Monday, February 8, 2010

Old Fashioned Buttermilk Chess Pie

Often referred to as a pantry pie because it can be made from pantry basics, chess pie is an old fashioned, southern favorite. I like to cut the sweetness of my chess pie with just a bit of buttermilk instead of sweet milk and fresh lemon juice and zest, instead of vinegar.

Old Fashioned Buttermilk Chess Pie

Old Fashioned Chess Pie is southern to the core. And sweet. A very sweet custard pie made with eggs, butter, a little flour, a bit of cornmeal, vanilla and sugar. Lots of sugar.  While not many folks include buttermilk in their chess pie recipe as I do, I happen to think that it only improves on the flavor of the chess pie. The tartness of the buttermilk helps to cut the sugary sweetness and makes for a simply perfect chess pie.

I have to admit - while I do love sweet things, plain chess pie and brown sugar pies have never been my favorite pies. A brown sugar pie is so sweet, that it literally locks my jaw up, I swear. As far as chess pie, while I do like it better, I also find that it absolutely needs something to counteract the sweetness. So for me, chess pie needs either the bitterness of cocoa or unsweetened chocolate or else the tartness of lemon just to balance out the sweetness.  To do that, I put just a squeeze of lemon juice along with the zest of a small lemon in my regular chess pie.  It is not enough lemon to turn it into a Lemon Chess Pie, but just enough to counter the sugar.  In my opinion don't leave the lemon out, unless you have one heck of a high tolerance for sugar.

This pie really calls to be served with some very strong coffee, perhaps a Cafe au Lait made with a good Louisiana chicory coffee, to help balance the sweetness. I like mine with just a dollop of homemade whipped cream and a light grating of nutmeg over the top.

Here's how to make it.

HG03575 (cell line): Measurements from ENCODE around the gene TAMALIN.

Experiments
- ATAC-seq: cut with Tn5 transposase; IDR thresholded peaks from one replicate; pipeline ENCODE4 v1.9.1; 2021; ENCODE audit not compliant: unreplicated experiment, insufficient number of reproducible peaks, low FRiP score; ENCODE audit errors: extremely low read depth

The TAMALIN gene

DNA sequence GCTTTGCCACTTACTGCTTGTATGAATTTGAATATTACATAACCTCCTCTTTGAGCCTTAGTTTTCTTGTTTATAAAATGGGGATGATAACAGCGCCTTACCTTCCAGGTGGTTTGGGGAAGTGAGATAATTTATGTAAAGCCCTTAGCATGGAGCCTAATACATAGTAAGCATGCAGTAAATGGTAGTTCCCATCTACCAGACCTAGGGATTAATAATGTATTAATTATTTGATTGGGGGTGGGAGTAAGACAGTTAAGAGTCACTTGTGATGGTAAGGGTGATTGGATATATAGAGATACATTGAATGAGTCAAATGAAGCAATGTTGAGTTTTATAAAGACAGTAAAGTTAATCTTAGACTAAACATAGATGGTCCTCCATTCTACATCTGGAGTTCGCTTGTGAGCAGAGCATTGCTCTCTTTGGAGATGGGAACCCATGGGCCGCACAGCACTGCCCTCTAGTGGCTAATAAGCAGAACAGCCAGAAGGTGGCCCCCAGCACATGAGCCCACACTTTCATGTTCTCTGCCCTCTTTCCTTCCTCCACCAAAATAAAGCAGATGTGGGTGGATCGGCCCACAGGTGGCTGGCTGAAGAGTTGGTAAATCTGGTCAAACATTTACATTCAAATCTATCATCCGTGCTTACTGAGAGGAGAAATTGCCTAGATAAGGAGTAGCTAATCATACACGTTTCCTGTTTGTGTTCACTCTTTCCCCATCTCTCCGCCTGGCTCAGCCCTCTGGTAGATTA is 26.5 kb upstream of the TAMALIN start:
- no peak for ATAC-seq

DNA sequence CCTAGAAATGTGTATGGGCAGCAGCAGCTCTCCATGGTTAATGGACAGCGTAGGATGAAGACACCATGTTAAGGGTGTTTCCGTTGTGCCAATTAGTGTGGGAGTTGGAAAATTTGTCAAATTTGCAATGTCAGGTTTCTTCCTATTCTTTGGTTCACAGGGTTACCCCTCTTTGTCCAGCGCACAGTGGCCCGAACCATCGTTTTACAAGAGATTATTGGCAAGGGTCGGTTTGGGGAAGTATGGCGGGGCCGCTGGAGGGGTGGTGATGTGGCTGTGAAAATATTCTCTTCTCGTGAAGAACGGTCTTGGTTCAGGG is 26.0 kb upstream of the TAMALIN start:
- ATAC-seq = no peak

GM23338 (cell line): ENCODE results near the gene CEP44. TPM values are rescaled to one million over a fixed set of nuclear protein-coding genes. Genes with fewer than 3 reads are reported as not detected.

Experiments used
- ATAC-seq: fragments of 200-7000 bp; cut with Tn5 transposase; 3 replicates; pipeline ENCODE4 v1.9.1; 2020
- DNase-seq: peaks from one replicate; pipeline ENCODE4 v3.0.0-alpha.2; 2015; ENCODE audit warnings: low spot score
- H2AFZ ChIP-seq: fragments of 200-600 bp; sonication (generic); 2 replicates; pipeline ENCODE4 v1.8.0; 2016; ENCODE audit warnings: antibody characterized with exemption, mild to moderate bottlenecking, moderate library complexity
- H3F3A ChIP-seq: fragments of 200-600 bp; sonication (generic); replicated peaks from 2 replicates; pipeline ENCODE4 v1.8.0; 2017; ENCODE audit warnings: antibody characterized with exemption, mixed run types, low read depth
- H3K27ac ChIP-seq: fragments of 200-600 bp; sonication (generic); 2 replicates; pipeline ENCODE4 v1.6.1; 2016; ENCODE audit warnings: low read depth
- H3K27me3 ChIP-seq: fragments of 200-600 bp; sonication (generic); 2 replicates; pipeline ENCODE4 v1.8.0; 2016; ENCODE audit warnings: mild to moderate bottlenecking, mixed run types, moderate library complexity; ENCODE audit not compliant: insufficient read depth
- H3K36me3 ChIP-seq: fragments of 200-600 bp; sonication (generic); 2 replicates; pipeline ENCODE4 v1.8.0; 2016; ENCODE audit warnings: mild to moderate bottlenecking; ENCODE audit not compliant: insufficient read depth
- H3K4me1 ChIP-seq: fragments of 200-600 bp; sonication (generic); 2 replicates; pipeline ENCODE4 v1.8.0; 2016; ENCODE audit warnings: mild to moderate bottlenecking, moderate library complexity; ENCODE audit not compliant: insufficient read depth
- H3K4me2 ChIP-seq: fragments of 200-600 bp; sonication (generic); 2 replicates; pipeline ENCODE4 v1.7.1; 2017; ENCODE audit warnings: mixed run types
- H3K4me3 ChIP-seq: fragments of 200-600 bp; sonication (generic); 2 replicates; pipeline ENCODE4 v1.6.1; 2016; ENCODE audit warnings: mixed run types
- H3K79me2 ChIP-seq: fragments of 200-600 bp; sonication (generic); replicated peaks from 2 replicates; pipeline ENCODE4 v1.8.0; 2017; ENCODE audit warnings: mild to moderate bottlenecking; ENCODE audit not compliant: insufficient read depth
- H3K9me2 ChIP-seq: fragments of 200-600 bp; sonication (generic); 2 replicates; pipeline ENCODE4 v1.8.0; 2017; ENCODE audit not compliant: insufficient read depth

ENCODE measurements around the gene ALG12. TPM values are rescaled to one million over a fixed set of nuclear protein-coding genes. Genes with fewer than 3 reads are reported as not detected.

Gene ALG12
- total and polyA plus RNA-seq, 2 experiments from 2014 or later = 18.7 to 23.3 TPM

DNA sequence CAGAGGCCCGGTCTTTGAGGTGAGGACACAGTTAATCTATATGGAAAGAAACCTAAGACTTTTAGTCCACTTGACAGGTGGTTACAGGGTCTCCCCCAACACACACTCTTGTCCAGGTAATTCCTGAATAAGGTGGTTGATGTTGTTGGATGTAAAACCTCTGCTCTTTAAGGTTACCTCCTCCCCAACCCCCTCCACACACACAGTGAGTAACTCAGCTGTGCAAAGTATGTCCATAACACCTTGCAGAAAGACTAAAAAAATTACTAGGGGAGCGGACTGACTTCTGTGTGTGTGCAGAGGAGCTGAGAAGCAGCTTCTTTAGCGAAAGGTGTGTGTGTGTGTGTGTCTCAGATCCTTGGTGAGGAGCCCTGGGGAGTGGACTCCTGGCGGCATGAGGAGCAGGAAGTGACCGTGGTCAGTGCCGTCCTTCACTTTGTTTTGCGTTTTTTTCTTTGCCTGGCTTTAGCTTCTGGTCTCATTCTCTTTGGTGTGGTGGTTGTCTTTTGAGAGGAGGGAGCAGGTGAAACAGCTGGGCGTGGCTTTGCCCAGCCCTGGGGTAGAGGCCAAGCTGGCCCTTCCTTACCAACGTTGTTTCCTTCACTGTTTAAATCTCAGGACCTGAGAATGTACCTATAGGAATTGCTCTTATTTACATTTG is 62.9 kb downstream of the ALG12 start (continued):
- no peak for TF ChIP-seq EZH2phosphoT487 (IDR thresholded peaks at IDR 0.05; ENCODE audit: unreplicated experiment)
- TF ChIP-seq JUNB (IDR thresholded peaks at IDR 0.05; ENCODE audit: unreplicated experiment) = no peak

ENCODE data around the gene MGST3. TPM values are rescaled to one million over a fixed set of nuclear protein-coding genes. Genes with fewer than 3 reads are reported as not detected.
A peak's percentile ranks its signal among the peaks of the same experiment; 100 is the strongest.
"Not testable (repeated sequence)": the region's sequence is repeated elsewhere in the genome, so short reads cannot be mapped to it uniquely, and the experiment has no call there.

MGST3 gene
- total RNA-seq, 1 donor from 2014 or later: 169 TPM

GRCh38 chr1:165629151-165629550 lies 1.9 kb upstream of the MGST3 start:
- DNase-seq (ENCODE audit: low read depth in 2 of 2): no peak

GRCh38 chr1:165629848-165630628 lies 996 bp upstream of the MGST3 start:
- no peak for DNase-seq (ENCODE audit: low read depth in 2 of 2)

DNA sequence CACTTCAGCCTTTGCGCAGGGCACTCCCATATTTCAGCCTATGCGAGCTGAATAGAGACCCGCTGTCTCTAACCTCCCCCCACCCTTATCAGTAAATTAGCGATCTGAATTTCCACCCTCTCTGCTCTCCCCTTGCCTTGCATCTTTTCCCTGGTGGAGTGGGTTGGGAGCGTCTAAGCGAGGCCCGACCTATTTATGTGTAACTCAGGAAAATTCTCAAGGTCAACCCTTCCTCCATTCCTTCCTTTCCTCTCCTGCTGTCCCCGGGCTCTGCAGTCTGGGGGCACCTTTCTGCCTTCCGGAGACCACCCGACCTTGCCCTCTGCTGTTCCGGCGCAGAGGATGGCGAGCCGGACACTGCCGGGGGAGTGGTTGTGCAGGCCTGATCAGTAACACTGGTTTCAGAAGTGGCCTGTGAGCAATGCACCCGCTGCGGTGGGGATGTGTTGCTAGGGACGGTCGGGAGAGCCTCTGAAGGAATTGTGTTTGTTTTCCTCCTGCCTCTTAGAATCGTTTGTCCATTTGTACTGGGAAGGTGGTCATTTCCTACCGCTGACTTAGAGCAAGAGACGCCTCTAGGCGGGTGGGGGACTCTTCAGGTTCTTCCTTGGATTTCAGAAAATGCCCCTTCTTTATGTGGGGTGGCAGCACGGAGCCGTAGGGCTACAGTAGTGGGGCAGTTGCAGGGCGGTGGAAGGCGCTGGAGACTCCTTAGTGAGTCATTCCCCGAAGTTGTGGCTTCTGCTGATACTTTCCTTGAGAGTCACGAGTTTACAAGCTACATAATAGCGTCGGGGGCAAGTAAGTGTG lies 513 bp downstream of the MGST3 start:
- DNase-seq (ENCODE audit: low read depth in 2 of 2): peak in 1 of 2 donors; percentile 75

Recipe: Old Fashioned Buttermilk Chess Pie

©From the Kitchen of Deep South Dish
Prep time: 10 min |Cook time: 35 min | Yield: About 8 servings

  • 1-1/2 cups granulated sugar
  • 1 rounded tablespoon of cornmeal
  • 2 rounded tablespoons of all purpose flour
  • Pinch of salt
  • 1/2 cup of butter, melted and cooled
  • 1/2 cup of buttermilk
  • 2 teaspoons of pure vanilla extract
  • 4 large eggs
  • Zest from one small lemon, chopped fine
  • Juice of 1/2 of same small lemon
  • 1 unbaked pie shell, homemade or commercial (Pillsbury recommended)
  • Homemade whipped cream
  • Freshly grated nutmeg

Prebake the pie shell if desired, according to package directions. Preheat oven to 350 degrees F. Whisk together the sugar, cornmeal, flour and salt. To that add the butter, buttermilk, and vanilla; mix. Beat the eggs, add and mix. Zest lemon, then juice half of it, reserving other half for another use; add to filling. Place pie crust into a 9 inch pie plate and pour mixture into the pie shell.

Bake at 350 degrees F until golden brown and set. Total time can range from 45 minutes, to 1 hour or longer, based on your oven. Use a pie shield (or aluminum foil) on the edges after about 20 minutes to prevent crust from overbrowning. Can also tent entire pie with aluminum foil if the top of the pie itself is overbrowning.

Let cool completely on a rack. Serve with a dollop of whipped cream and a grating of fresh nutmeg on top.

Lemon Chess Pie: Eliminate buttermilk and increase lemon juice to a full 1/2 cup.

Classic Chess Pie: Increase sugar to 2 cups, increase cornmeal to 2 tablespoons, omit the buttermilk and replace it with 1/4 cup of milk, omit the lemon juice & zest, and add 1 tablespoon of vinegar. All other ingredients are the same. For a chocolate version click here.

Traditional Buttermilk Pie: Eliminate the cornmeal, reduce eggs to 3 and separate them - you'll beat the egg whites separate and fold those into the filling before putting it into the pie shell. Increase the buttermilk to 1-1/2 cups - everything else stays the same, except you fold in those beaten eggs whites at the end, then turn the filling into pie shell. Bake in the middle of the oven at 325 degrees for 1 hour (instead of the 350 degrees).


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Posted by on February 8, 2010

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